Thomas Mann's attitude toward the teaching profession is in many ways a negative one. He attacked and ridiculed conventional teachers, and he made teachers of manners laughable and pitiful. Nevertheless, he did have great respect for the good teacher who is a master in his field and who attracts pupils of ability. The pedagogical ideal which Mann developed is a personal, aesthetic one in which teacher and pupil are drawn together by love and where education takes place as an end in itself. The process is creative, not infrequently involving the demonic. It may lead one into difficulty, but it may also be the way in which mankind progresses, because the teacher-pupil relationship in its ideal form must not be a simple copying—that is barbarism—but rather a long struggle in which the pupil finally overcomes his teacher and develops his own personality.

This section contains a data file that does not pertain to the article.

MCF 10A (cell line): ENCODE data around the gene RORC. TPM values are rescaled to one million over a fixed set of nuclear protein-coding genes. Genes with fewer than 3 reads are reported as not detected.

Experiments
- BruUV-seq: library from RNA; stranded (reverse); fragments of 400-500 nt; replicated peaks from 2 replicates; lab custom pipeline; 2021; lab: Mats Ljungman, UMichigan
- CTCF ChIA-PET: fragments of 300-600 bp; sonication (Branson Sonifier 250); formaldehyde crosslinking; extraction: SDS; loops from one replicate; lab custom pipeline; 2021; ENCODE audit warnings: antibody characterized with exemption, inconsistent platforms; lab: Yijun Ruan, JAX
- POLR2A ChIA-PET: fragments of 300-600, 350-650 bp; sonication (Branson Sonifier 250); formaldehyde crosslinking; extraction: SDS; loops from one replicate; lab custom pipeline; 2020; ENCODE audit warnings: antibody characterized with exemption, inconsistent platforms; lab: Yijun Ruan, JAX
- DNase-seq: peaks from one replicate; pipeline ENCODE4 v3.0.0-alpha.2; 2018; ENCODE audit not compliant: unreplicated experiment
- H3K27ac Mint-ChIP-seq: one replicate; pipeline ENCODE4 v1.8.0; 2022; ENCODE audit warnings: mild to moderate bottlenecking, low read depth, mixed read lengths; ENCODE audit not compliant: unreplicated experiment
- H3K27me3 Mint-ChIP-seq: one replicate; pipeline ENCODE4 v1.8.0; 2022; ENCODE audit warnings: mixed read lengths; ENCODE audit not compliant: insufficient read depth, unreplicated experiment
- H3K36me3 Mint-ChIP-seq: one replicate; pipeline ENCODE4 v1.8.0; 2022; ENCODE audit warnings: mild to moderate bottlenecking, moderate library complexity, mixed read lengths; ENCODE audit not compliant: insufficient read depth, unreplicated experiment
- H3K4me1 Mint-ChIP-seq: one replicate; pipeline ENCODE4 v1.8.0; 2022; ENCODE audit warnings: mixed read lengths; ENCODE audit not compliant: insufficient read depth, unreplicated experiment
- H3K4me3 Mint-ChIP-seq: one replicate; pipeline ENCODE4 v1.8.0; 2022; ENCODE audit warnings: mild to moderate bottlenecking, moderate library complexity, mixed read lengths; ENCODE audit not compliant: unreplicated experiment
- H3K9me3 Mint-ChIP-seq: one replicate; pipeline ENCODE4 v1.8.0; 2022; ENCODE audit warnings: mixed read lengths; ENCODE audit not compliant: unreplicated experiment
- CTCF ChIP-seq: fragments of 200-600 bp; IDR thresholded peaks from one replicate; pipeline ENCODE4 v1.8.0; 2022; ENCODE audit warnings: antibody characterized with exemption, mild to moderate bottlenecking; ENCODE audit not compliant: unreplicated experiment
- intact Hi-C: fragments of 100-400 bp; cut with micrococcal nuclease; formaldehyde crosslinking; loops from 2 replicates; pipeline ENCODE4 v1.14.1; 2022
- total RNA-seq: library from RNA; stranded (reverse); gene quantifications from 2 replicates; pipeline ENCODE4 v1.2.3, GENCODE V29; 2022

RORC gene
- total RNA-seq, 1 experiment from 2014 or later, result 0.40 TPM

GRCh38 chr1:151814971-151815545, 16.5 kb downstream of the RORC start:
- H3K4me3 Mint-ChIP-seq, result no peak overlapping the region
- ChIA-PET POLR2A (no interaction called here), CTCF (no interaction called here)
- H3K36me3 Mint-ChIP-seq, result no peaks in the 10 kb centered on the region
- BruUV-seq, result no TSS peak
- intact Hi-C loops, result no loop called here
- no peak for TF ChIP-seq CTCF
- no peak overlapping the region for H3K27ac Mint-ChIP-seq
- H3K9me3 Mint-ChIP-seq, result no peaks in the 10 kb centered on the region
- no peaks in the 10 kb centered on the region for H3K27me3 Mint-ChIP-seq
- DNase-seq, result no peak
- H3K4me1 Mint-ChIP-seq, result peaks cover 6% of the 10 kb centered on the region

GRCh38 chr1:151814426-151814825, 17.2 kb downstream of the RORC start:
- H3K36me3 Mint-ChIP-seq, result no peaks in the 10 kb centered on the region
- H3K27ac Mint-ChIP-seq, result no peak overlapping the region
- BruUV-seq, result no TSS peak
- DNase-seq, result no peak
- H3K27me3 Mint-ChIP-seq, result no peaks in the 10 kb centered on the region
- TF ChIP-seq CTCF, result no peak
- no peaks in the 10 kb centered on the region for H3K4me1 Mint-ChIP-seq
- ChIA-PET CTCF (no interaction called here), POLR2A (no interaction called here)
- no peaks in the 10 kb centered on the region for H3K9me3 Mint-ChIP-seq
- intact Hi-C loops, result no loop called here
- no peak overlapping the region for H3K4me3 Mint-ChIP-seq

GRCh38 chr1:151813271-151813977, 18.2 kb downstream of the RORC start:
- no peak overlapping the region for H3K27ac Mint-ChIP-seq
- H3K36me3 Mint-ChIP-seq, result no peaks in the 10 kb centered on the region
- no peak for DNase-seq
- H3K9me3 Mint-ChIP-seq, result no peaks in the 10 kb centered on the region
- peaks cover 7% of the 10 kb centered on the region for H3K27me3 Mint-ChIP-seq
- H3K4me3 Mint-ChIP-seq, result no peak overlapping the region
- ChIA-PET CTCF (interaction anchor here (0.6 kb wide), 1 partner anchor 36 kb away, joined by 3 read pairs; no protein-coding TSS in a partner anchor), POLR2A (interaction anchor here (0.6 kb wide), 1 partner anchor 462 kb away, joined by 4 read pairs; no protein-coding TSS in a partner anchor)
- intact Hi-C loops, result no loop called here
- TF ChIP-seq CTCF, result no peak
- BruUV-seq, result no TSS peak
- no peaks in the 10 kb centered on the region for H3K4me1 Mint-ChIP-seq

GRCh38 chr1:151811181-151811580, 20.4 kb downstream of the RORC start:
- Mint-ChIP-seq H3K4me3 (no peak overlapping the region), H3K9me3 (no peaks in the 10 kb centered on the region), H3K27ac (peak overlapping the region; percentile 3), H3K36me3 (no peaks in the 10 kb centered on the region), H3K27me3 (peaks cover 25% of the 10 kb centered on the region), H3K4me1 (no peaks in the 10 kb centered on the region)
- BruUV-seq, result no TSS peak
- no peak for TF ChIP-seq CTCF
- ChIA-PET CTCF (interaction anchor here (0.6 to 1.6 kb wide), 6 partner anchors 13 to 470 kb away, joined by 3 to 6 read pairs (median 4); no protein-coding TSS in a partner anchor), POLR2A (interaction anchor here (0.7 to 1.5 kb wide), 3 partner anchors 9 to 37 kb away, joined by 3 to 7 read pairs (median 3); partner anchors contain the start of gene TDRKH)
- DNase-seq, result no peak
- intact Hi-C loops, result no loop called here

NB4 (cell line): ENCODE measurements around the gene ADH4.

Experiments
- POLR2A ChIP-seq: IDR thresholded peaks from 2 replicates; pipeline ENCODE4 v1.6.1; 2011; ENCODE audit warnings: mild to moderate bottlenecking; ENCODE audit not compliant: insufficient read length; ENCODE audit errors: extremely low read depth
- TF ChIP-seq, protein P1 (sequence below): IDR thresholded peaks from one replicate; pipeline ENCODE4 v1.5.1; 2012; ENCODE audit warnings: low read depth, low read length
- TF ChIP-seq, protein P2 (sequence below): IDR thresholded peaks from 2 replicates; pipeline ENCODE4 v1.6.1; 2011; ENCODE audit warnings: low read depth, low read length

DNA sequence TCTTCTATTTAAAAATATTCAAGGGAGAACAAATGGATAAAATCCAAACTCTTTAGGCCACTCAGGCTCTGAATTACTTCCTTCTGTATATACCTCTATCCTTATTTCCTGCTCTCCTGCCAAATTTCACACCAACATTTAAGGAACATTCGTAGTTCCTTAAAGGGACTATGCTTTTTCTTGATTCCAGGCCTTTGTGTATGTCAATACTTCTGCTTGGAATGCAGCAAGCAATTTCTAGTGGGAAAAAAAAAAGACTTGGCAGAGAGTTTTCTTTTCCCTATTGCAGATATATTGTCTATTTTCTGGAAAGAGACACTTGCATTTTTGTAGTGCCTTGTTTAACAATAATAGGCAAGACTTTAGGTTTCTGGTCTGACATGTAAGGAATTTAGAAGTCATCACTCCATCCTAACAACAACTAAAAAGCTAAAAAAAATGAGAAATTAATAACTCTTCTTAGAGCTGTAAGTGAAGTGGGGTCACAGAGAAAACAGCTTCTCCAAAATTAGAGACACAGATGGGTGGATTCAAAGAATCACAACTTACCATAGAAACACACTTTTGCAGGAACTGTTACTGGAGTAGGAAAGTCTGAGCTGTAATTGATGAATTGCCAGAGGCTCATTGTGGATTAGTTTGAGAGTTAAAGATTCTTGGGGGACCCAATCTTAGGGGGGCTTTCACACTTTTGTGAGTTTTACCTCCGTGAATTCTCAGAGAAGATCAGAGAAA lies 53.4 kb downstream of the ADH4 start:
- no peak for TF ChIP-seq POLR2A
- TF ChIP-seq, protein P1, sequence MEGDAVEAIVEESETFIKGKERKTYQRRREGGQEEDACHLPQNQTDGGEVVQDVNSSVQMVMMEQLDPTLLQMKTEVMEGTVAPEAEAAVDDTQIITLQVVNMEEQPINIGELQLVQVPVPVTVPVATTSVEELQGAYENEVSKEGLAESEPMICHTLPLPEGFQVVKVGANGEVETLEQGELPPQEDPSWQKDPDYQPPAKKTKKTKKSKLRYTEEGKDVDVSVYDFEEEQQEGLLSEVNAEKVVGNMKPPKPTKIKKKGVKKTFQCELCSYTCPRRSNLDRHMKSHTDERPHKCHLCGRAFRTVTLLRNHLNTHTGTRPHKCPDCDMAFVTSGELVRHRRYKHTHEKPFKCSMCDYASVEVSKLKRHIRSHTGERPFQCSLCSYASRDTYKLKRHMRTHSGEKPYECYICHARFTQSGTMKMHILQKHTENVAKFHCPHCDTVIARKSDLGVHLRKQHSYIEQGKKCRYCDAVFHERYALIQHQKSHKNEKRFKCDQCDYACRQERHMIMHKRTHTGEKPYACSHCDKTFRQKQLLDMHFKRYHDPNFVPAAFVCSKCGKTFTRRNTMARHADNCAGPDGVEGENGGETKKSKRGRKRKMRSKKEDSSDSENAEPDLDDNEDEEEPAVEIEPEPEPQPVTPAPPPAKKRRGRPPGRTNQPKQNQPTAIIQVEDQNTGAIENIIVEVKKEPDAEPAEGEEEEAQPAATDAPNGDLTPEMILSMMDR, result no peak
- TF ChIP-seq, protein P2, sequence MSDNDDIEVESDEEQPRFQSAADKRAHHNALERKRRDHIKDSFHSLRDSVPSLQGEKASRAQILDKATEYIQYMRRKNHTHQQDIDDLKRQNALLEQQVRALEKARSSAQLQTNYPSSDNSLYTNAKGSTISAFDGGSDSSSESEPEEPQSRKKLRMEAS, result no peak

Morris, Walter D.
"Thomas Mann and Teachers,"
University of Dayton Review: Vol. 12:
2, Article 9.
Available at: https://ecommons.udayton.edu/udr/vol12/iss2/9